I am a genetics beginner:

A little back story: My mother was adopted at birth. She found her birth mother and siblings back in the 90s. The birth mother was deceased at the time, and we also discovered that her brothers are ALL her half brothers. My mother was most likely the biproduct of a fling and no one on the bio mother’s side had a clue as to who my mother’s father was, factually speaking, they didn’t even know that my mother existed as the pregnancy was kept a secret from the family apparently. Anyways, I am the son of that adopted woman. Recently a relative that popped up on ancestry.com as a first cousin of mine, not on my fathers side of the house at all or on my mother’s mom’s side.

So here is where the confusion lies...I’m only 37, the relative is 63. My mother is also 63. They both know who their mothers are. They were born a month apart and geographically within 5 miles of one another (father was not named on birth certificate). I have managed to get all three of us into GEDmatch and the numbers in the relationships are as follows:

The genetic relationship by the numbers, according to GEDmatch.com:

My mother to me:

  • 1.0 generational gap

  • Autosomal DNA: total cM - 3587.1 cM, largest 285.1

  • XDNA: 196.1 cM, largest 196.1 cM

Relative in question, to me:

  • 1.9 generational gap

  • Autosomal DNA: total cM - 976.9 cM, largest - 99.1 cM

  • XDNA: 129.2 cM, largest 129.2 cM

My mother’s relationship to relative in question:

  • 1.5 generational gap

  • Autosomal DNA: total cM - 1822.5 cM, largest - 129.8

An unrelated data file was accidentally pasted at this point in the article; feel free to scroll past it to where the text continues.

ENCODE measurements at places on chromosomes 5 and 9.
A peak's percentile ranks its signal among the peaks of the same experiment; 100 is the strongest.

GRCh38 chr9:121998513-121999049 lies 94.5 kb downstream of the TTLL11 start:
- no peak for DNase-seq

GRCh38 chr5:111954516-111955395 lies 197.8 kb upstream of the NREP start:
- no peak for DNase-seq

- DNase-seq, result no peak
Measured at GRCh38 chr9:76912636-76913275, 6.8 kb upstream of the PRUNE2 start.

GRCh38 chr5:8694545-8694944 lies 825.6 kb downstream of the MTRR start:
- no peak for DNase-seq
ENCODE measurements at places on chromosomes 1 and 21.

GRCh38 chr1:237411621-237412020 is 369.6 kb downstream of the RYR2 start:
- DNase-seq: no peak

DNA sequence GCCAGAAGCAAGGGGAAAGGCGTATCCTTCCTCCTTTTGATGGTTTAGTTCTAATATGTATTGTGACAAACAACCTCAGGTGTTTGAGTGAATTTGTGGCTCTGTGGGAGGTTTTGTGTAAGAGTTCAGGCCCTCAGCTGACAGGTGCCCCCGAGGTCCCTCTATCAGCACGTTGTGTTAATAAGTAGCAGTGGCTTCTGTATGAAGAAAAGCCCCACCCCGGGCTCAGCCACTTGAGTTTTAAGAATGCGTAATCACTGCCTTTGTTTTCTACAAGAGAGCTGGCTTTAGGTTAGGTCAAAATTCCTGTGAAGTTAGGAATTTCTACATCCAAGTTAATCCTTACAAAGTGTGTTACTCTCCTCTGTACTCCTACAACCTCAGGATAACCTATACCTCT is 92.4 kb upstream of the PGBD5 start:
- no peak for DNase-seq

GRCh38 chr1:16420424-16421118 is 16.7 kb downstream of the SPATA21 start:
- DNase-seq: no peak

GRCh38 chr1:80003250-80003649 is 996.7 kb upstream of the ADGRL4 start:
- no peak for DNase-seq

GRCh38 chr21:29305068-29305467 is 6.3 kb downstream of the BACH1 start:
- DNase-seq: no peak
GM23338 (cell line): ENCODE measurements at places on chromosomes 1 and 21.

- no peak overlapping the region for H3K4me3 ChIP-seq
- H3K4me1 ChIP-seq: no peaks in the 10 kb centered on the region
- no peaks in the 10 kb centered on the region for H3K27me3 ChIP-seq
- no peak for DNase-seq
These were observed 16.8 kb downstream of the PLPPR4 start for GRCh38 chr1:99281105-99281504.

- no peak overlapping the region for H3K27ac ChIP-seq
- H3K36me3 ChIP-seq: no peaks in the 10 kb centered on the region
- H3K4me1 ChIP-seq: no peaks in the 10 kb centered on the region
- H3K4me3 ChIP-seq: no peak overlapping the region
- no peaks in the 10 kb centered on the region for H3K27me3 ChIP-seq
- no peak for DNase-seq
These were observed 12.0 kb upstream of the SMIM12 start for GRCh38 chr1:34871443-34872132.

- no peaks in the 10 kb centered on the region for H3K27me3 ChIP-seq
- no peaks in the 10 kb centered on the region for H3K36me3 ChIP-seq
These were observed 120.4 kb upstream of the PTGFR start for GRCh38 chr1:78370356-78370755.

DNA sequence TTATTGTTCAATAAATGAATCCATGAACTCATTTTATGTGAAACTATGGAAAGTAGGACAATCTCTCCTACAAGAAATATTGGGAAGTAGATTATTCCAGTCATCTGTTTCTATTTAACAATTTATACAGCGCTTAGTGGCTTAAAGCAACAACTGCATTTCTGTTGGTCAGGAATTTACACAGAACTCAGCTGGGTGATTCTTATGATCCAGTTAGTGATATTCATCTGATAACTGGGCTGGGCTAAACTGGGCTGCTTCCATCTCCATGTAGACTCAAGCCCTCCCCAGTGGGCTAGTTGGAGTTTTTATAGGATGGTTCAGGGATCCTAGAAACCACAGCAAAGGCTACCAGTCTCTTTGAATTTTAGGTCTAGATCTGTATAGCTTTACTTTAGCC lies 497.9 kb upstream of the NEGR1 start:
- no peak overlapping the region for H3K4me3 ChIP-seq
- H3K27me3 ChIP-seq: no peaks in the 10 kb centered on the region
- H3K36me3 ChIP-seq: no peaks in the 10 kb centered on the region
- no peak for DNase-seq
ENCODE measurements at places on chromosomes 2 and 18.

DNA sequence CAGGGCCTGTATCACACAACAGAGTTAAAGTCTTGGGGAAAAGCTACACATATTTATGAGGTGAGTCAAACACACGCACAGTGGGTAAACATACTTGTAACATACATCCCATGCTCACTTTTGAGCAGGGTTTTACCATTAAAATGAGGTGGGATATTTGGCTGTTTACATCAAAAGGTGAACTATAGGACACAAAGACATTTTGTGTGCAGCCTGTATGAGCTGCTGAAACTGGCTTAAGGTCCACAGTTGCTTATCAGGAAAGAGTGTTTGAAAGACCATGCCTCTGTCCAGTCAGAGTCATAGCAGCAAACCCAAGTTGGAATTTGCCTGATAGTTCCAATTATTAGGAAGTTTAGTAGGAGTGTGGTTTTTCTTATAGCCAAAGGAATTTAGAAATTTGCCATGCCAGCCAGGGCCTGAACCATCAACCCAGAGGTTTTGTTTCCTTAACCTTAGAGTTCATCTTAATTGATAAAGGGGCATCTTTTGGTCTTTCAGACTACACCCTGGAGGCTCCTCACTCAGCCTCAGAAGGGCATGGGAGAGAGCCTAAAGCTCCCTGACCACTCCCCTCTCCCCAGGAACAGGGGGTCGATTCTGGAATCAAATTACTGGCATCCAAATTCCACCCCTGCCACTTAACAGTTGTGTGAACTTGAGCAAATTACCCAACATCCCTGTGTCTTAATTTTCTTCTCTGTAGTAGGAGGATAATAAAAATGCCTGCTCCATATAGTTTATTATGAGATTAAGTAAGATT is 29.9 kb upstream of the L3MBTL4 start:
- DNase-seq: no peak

• XDNA: 195.3 cM, largest 195.3 cM

    What I am seeking is a deeper understanding of what these numbers are saying. My conclusion so far is that the relative in question is either a a half-sister to my mother or her aunt/niece (paternally).

Which is it or is there not enough information?

  • This is unclear. Do you mean something like this: "she found her birth mother's family in the 90s (her birth mother was deceased by that time) and my mother's surviving siblings are all half-brothers"? Please disambiguate the places that say "she" and "her" so we can tell when you are talking about your mother and when you are referring to your bio-grandmother, and so on. – Jan Murphy Apr 15 '18 at 1:29
  • Jan, I’ll simplify this for you. What I’m trying to convey is that there are three individuals: A mother, a son and “X” relative. What is the relationship based upon the numbers provided for the mother and “X” relative? Everything I’ve read says Half-Sister or Aunt Niece. Im trying to find someone who could look at the numbers and see if there is a way to define that genetic relationship. Is the “X” individual a half-sister or an Aunt / Niece? Does that clarify the issue? – J.Huff Apr 15 '18 at 5:07
  • 2
    Unfortunately, DNA test can't explain the precedence of birth, so it is really indistinguishable if this person aunt or niece. Also in big families such thing happens when, for example, children from previous generation is younger than in next. For example, I am 30 old years, my uncle - 40, my daughter is 2 years, and his child will be born in May. And his child will be cousin to me. This skew with next generation may change slightly. – George Gaál Apr 15 '18 at 6:14
  • Have you looked at the other questions tagged DNA on the site? Do the answers to genealogy.stackexchange.com/a/13891/1006 or genealogy.stackexchange.com/q/13459/1006 help? – Jan Murphy Apr 15 '18 at 8:27

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